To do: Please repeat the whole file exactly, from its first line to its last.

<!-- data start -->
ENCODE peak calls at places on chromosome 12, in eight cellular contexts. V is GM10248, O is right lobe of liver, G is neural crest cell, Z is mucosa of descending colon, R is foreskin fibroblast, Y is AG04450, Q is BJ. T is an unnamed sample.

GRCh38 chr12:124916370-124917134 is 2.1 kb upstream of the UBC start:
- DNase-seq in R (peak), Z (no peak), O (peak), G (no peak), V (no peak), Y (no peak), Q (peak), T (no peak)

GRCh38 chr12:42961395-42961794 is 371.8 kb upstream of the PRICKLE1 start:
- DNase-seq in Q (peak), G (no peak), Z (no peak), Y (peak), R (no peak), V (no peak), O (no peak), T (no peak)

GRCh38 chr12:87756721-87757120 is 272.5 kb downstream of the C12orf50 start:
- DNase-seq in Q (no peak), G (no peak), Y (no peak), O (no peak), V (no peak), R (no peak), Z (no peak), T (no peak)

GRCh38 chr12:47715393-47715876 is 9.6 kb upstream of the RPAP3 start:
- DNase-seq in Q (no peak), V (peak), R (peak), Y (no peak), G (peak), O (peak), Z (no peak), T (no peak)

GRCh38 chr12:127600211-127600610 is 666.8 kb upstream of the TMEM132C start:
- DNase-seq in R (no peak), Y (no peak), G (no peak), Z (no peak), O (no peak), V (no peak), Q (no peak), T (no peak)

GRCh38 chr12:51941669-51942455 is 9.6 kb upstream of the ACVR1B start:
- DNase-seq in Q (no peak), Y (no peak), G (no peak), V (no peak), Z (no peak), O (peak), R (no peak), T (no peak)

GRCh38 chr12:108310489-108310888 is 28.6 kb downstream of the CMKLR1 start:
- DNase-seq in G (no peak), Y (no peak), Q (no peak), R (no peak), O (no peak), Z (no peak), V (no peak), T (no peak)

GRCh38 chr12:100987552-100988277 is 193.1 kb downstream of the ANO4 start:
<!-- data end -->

ENCODE peak calls at places on chromosome 12, in eight cellular contexts. V is GM10248, O is right lobe of liver, G is neural crest cell, Z is mucosa of descending colon, R is foreskin fibroblast, Y is AG04450, Q is BJ. T is an unnamed sample.

GRCh38 chr12:124916370-124917134 is 2.1 kb upstream of the UBC start:
- DNase-seq in R (peak), Z (no peak), O (peak), G (no peak), V (no peak), Y (no peak), Q (peak), T (no peak)

GRCh38 chr12:42961395-42961794 is 371.8 kb upstream of the PRICKLE1 start:
- DNase-seq in Q (peak), G (no peak), Z (no peak), Y (peak), R (no peak), V (no peak), O (no peak), T (no peak)

GRCh38 chr12:87756721-87757120 is 272.5 kb downstream of the C12orf50 start:
- DNase-seq in Q (no peak), G (no peak), Y (no peak), O (no peak), V (no peak), R (no peak), Z (no peak), T (no peak)

GRCh38 chr12:47715393-47715876 is 9.6 kb upstream of the RPAP3 start:
- DNase-seq in Q (no peak), V (peak), R (peak), Y (no peak), G (peak), O (peak), Z (no peak), T (no peak)

GRCh38 chr12:127600211-127600610 is 666.8 kb upstream of the TMEM132C start:
- DNase-seq in R (no peak), Y (no peak), G (no peak), Z (no peak), O (no peak), V (no peak), Q (no peak), T (no peak)

GRCh38 chr12:51941669-51942455 is 9.6 kb upstream of the ACVR1B start:
- DNase-seq in Q (no peak), Y (no peak), G (no peak), V (no peak), Z (no peak), O (peak), R (no peak), T (no peak)

GRCh38 chr12:108310489-108310888 is 28.6 kb downstream of the CMKLR1 start:
- DNase-seq in G (no peak), Y (no peak), Q (no peak), R (no peak), O (no peak), Z (no peak), V (no peak), T (no peak)

GRCh38 chr12:100987552-100988277 is 193.1 kb downstream of the ANO4 start: